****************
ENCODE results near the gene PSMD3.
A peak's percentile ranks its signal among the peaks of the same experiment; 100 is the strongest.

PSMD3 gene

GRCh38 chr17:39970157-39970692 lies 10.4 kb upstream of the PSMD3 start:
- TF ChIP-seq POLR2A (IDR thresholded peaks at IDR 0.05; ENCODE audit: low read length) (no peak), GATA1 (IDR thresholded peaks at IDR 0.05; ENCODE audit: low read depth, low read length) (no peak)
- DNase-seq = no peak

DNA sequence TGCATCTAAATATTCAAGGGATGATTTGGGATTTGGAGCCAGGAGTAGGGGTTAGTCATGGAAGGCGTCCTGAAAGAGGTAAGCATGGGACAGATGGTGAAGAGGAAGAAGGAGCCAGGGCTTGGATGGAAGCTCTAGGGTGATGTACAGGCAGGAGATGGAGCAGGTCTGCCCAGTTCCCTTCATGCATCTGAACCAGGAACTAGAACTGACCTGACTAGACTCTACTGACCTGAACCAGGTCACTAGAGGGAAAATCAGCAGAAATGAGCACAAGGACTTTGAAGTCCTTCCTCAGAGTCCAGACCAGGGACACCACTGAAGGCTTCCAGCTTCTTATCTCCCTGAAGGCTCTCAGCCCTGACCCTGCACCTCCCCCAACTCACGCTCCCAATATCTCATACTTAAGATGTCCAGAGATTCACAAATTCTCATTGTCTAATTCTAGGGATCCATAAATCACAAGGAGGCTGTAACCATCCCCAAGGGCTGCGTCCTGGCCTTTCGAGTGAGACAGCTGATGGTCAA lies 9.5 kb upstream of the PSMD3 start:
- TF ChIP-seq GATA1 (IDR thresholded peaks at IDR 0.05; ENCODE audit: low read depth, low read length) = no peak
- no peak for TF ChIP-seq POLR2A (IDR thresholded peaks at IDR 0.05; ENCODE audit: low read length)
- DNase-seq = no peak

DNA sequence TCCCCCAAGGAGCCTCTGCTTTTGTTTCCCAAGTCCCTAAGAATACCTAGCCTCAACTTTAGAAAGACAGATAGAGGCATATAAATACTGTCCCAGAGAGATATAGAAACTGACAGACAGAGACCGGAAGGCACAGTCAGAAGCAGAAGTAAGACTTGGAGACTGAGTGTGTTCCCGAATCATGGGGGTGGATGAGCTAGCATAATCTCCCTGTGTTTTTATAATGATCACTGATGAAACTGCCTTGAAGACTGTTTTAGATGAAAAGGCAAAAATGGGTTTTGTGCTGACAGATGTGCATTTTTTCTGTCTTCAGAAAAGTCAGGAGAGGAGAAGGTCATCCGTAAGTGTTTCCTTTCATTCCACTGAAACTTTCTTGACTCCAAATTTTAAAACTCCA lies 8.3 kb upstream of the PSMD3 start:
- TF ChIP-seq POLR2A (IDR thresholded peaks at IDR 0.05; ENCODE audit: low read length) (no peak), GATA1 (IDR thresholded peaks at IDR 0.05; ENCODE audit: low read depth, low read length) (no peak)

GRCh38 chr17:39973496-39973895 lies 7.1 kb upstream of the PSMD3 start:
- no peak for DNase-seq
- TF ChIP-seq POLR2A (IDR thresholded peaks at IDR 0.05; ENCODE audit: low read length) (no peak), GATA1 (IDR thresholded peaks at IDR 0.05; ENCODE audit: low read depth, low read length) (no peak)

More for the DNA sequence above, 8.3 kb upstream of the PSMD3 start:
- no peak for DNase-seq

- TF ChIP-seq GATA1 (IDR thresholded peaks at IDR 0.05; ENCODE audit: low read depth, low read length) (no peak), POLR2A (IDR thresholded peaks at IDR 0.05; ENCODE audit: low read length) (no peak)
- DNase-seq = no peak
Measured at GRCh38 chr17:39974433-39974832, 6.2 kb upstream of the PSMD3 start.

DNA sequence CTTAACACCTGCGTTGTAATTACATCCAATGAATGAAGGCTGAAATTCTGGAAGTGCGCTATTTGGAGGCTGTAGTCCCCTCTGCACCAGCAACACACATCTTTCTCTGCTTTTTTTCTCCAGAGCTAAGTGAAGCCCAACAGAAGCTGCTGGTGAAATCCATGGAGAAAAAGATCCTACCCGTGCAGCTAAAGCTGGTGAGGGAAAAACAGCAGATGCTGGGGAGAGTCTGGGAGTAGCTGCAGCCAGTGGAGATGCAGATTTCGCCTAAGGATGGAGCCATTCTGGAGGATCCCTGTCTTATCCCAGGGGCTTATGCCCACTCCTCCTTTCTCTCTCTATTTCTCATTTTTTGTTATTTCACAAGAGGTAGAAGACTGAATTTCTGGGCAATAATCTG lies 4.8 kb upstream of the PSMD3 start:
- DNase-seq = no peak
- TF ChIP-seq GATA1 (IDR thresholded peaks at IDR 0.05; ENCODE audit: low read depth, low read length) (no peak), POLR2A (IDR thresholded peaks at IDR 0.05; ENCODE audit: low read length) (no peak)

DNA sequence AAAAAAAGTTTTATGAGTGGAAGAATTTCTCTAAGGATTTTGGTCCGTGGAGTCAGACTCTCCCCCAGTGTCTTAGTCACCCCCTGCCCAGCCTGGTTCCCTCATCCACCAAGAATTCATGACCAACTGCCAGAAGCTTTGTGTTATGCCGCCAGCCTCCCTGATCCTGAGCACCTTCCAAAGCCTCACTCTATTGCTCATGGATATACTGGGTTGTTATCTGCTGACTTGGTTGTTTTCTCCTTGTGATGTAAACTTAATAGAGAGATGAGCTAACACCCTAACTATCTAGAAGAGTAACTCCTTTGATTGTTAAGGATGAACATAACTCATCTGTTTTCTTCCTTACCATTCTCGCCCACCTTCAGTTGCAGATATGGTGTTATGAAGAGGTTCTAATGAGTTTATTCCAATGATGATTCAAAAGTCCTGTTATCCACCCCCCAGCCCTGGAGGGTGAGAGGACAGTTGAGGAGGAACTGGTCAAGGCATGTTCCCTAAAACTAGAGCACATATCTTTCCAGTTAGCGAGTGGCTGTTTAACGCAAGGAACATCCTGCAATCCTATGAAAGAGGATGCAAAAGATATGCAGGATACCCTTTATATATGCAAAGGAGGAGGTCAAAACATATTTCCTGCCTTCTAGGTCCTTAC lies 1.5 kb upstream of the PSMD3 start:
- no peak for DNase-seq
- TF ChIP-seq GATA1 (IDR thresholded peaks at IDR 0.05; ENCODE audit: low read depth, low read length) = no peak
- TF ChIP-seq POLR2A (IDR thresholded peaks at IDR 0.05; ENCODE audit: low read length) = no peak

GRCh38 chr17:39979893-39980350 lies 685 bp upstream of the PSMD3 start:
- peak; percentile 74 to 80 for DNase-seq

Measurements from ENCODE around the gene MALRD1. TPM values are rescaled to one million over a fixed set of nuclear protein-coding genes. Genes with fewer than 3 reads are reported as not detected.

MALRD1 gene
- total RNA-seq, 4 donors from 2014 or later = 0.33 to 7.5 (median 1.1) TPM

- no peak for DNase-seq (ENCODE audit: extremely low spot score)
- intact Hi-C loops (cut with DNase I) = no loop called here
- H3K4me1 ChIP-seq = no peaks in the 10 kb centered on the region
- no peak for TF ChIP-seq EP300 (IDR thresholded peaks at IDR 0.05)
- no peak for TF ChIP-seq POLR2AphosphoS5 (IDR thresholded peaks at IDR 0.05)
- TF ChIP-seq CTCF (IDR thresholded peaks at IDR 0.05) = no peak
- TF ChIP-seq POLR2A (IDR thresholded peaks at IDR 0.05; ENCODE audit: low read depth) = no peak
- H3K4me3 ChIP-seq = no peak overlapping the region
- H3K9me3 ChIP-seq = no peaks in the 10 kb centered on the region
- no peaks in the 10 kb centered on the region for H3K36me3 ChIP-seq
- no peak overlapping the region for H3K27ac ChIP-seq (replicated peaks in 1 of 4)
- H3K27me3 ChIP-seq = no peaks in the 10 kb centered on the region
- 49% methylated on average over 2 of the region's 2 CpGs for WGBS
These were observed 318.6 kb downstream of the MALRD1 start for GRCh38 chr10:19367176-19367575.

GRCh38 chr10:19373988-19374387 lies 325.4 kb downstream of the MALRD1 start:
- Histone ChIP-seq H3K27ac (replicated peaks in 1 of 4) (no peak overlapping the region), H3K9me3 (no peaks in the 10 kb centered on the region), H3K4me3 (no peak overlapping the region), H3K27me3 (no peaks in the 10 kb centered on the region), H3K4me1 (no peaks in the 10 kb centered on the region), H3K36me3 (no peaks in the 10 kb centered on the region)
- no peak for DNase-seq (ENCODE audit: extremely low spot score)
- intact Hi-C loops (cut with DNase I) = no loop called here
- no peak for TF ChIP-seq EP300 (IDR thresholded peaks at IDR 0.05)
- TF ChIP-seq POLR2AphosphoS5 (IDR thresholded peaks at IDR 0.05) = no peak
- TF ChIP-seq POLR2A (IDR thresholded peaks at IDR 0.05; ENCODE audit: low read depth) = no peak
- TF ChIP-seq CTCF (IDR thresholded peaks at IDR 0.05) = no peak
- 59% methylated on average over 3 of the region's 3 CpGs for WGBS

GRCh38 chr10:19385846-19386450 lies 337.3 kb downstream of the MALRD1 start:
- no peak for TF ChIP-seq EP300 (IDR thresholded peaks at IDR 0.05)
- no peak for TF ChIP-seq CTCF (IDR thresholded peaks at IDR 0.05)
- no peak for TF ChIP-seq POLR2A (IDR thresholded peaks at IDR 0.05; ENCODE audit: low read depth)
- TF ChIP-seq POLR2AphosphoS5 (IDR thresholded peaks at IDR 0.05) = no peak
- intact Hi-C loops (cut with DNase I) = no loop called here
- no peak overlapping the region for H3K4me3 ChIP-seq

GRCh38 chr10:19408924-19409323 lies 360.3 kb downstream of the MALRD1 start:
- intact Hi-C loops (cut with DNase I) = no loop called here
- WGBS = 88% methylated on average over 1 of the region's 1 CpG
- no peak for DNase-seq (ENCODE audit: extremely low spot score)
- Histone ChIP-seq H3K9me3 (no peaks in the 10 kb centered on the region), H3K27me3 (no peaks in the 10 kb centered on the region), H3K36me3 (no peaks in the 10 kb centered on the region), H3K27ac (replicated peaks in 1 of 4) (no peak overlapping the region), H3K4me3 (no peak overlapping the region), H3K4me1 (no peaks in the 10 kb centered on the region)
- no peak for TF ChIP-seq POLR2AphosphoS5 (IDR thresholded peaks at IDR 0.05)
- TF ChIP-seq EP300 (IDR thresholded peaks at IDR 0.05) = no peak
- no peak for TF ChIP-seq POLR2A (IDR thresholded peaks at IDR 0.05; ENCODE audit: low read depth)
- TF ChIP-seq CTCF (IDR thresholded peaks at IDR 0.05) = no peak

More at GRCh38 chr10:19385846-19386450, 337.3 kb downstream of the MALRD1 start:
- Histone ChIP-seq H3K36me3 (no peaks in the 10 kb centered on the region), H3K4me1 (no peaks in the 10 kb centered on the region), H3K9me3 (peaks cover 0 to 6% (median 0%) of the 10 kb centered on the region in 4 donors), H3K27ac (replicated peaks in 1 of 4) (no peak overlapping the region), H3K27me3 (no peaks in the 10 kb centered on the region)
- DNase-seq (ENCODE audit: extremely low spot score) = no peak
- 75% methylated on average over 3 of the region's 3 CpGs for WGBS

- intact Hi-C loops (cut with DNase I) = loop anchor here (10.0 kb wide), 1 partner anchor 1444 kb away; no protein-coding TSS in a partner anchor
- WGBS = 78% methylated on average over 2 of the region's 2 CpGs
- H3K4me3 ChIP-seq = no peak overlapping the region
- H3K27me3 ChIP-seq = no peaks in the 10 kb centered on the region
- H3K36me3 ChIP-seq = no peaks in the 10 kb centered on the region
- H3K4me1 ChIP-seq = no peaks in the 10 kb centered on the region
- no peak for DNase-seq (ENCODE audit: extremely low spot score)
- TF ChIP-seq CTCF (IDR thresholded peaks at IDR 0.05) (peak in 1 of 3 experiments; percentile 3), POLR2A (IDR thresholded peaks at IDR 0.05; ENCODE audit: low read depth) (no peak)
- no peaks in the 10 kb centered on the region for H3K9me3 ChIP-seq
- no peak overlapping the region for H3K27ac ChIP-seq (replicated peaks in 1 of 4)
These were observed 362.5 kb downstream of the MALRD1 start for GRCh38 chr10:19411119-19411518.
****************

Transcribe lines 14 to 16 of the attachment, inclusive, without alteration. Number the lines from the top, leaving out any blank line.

- no peak for DNase-seq
- TF ChIP-seq POLR2A (IDR thresholded peaks at IDR 0.05; ENCODE audit: low read length) (no peak), GATA1 (IDR thresholded peaks at IDR 0.05; ENCODE audit: low read depth, low read length) (no peak)

More for the DNA sequence above, 8.3 kb upstream of the PSMD3 start: